OTTAWA — A coalition of First Nations chiefs and residential school survivors are rejecting new recommendations to lift Sen. Lynn Beyak’s suspension from the Senate. They say her most recent anti-racism training undermines and disregards calls from Indigenous Peoples to remove Beyak from the upper chamber. “For them to somehow come up with this finding
OTTAWA — A coalition of First Nations chiefs and residential school survivors are rejecting new recommendations to lift Sen. Lynn Beyak’s suspension from the Senate.
They say her most recent anti-racism training undermines and disregards calls from Indigenous Peoples to remove Beyak from the upper chamber.
“For them to somehow come up with this finding that Lynn Beyak has been rehabilitated, she’s ready to resume her duties as a senator without speaking with any of the survivors, that we know of anyway, in the region, is an insult,” said Nishnawbe Aski Nation Grand Chief Alvin Fiddler.
Fiddler represents dozens of First Nations communities in northern Ontario, the same area Beyak represents in the Senate.
Last week, the Senate ethics committee tabled a report recommending Beyak’s suspension be lifted now that she has taken anti-racism training and apologized for posting derogatory letters about Indigenous people on her website.
The committee says Beyak has acknowledged the wrongs of her past conduct and committed herself to improvement after taking a four-day virtual program to learn about Indigenous history and the role of the Senate in promoting minority rights.
The training program was conducted by a team of what the committee report describes as “experienced and qualified experts from the University of Manitoba,” engaged by the Senate ethics officer.
“Your committee was of the view that the qualifications of the experts would allow for a professional, impartial and informed evaluation to be provided to the committee upon the completion of the training,” the report says, also adding that the Senate ethics officer vetted and approved the training program, characterizing it as “sophisticated and elaborate.”
The work was led by Jonathan Black-Branch, dean of law at the university, who submitted a performance assessment of Beyak’s work with his team.
He determined that through the sessions Beyak was co-operative and willing to learn and that she “seems to accept ‘the need to refrain from acting in a way that could reflect adversely on the position of senator or on the institution of the Senate in respect of racism’ and understand her obligations in relation to racism as a senator.”
A coalition of chiefs from Ontario and Manitoba together with a group of residential school survivors has now penned a letter to Black-Branch, saying the education program given to the senator was an inappropriate process, as it offered no involvement or input from First Nations and residential-school survivors in Beyak’s home region of northwestern Ontario.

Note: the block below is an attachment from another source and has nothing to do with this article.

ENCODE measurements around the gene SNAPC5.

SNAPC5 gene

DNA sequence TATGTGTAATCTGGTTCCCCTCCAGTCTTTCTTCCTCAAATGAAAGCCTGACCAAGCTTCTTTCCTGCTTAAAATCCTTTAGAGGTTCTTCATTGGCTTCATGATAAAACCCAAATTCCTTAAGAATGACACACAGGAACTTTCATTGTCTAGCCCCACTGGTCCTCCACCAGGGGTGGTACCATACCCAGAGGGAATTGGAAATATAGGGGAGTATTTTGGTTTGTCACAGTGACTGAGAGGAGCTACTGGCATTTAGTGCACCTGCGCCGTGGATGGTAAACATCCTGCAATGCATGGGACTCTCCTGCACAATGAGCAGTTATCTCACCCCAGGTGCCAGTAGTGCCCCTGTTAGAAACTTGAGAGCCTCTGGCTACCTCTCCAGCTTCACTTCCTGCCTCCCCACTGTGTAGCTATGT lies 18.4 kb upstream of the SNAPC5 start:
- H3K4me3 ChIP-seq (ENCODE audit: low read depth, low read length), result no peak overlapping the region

“It’s a top-down and paternalistic process,” said Danielle H. Morrison, an Anishinaabe lawyer who is a coalition spokesperson.
“Why is a university deemed more highly qualified and impartial than we are? All these institutions are really far removed from our own lived experiences, our own ways of learning, our knowledge-keepers and our own governance and justice systems. Those should be given priority and those are the voices and the systems that should be centred over an academic university.”
A request for comment made to Beyak’s lawyer was not immediately answered Thursday. A request to ethics committee chair Sen. Murray Sinclair for comment was also unsuccessful.
This is the second time Beyak has received anti-racism training after she was suspended by the Senate for refusing to take down the racist letters from her website, some of which suggested Indigenous people and their culture are inferior.
In February, the Senate ethics committee concluded she’d not gone far enough in her first attempt at education after she clashed with different training staff last year. They reported she was resistant to their efforts and also said she had claimed to be Metis because her parents adopted an Indigenous child.
Beyak denied making that claim.
Grand Chief Fiddler said Beyak has been given many opportunities over the last three years to hear and learn from residential school survivors the painful realities they faced and the harm that she caused by minimizing their experiences and using the situation to instead argue the merits of free speech.
He said he rejects the recommendations of the “outside group” engaged by the Senate ethics officer to conduct her anti-racism training and questions why the residential school survivors in the territory she represents were not engaged in this work.
“They want to be heard. They want the country to validate their experience. They want the country to know about what happened to them,” Fiddler said.
“When you have someone like Lynn Beyak who posts racist material on her website to try to deny those painful experiences, that’s creating harm. That is going against everything that these survivors are telling us.”
The group of chiefs and survivors say they reject Beyak’s latest apology that was tabled last month — which they say was delivered to the Senate and not to the Indigenous people she represents — and they are calling on the Senate to reject the findings and recommendations of the ethics committee saying she should be reinstated.
They insist Beyak must resign.
“She needs to go. She’s created enough harm by her actions and there’s no place for someone like her in the Senate,” Fiddler said.